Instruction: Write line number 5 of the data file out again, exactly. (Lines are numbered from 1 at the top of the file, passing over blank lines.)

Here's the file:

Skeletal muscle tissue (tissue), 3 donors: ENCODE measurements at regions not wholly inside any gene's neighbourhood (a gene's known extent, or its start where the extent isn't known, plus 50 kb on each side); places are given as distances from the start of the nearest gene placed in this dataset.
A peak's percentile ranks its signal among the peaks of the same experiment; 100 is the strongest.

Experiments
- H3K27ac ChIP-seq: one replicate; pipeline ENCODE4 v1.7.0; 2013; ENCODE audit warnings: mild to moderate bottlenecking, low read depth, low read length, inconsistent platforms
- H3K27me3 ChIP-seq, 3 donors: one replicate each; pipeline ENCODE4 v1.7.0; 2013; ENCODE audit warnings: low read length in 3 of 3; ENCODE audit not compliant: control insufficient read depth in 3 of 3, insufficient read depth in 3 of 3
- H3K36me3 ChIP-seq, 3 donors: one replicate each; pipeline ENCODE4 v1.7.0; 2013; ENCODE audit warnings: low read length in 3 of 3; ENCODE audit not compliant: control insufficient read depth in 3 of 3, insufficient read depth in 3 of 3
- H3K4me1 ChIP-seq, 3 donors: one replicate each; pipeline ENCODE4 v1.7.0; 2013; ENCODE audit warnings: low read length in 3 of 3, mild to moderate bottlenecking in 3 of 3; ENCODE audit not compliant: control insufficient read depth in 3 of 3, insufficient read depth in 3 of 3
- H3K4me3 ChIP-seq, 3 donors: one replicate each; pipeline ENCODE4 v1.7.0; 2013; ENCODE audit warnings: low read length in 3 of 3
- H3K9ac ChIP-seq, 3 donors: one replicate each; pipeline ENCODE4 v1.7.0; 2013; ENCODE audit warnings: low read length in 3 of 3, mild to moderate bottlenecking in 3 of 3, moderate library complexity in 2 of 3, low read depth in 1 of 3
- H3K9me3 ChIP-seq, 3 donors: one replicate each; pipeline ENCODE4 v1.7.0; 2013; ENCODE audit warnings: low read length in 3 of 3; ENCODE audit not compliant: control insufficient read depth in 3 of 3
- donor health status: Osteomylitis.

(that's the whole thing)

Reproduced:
- H3K27me3 ChIP-seq, 3 donors: one replicate each; pipeline ENCODE4 v1.7.0; 2013; ENCODE audit warnings: low read length in 3 of 3; ENCODE audit not compliant: control insufficient read depth in 3 of 3, insufficient read depth in 3 of 3